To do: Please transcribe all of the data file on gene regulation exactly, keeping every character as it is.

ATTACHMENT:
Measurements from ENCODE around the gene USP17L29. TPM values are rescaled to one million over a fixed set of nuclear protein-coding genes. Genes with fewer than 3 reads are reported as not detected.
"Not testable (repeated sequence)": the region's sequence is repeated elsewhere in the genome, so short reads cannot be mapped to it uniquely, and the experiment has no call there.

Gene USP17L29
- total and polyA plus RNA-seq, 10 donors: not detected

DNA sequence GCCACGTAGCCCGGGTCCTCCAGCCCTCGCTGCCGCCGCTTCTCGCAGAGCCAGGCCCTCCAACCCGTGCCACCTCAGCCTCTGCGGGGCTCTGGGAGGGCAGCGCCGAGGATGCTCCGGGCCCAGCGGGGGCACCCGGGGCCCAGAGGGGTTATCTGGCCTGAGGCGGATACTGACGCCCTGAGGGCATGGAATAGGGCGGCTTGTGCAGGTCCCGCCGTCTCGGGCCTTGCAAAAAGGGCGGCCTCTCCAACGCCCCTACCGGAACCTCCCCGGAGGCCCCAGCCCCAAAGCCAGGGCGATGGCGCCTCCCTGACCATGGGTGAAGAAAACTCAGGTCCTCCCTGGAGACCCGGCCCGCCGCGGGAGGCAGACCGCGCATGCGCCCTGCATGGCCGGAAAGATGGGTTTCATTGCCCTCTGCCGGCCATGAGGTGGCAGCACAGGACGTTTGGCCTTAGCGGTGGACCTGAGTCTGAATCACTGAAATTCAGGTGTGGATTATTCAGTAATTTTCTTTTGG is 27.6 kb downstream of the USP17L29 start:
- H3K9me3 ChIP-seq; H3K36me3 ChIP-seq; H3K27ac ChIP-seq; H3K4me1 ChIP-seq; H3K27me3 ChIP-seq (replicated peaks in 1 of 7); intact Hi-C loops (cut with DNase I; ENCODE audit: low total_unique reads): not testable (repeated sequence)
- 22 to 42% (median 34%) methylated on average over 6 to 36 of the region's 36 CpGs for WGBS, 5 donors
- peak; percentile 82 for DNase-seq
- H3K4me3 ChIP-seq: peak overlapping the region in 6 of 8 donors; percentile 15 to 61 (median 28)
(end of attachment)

Measurements from ENCODE around the gene USP17L29. TPM values are rescaled to one million over a fixed set of nuclear protein-coding genes. Genes with fewer than 3 reads are reported as not detected.
"Not testable (repeated sequence)": the region's sequence is repeated elsewhere in the genome, so short reads cannot be mapped to it uniquely, and the experiment has no call there.

Gene USP17L29
- total and polyA plus RNA-seq, 10 donors: not detected

DNA sequence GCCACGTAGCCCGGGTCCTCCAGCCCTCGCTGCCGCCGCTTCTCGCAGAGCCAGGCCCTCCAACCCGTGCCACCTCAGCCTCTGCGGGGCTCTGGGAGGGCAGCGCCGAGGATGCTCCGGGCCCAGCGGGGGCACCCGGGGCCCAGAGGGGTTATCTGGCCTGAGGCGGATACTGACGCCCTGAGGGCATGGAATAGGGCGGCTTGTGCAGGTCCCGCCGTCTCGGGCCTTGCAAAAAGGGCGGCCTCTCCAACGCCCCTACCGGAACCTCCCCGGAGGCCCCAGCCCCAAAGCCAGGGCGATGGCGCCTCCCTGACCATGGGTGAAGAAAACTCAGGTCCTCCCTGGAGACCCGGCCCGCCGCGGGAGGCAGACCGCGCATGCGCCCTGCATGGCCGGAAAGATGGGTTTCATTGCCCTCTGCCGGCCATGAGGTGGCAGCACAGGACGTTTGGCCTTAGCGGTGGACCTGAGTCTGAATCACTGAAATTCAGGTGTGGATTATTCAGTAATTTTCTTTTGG is 27.6 kb downstream of the USP17L29 start:
- H3K9me3 ChIP-seq; H3K36me3 ChIP-seq; H3K27ac ChIP-seq; H3K4me1 ChIP-seq; H3K27me3 ChIP-seq (replicated peaks in 1 of 7); intact Hi-C loops (cut with DNase I; ENCODE audit: low total_unique reads): not testable (repeated sequence)
- 22 to 42% (median 34%) methylated on average over 6 to 36 of the region's 36 CpGs for WGBS, 5 donors
- peak; percentile 82 for DNase-seq
- H3K4me3 ChIP-seq: peak overlapping the region in 6 of 8 donors; percentile 15 to 61 (median 28)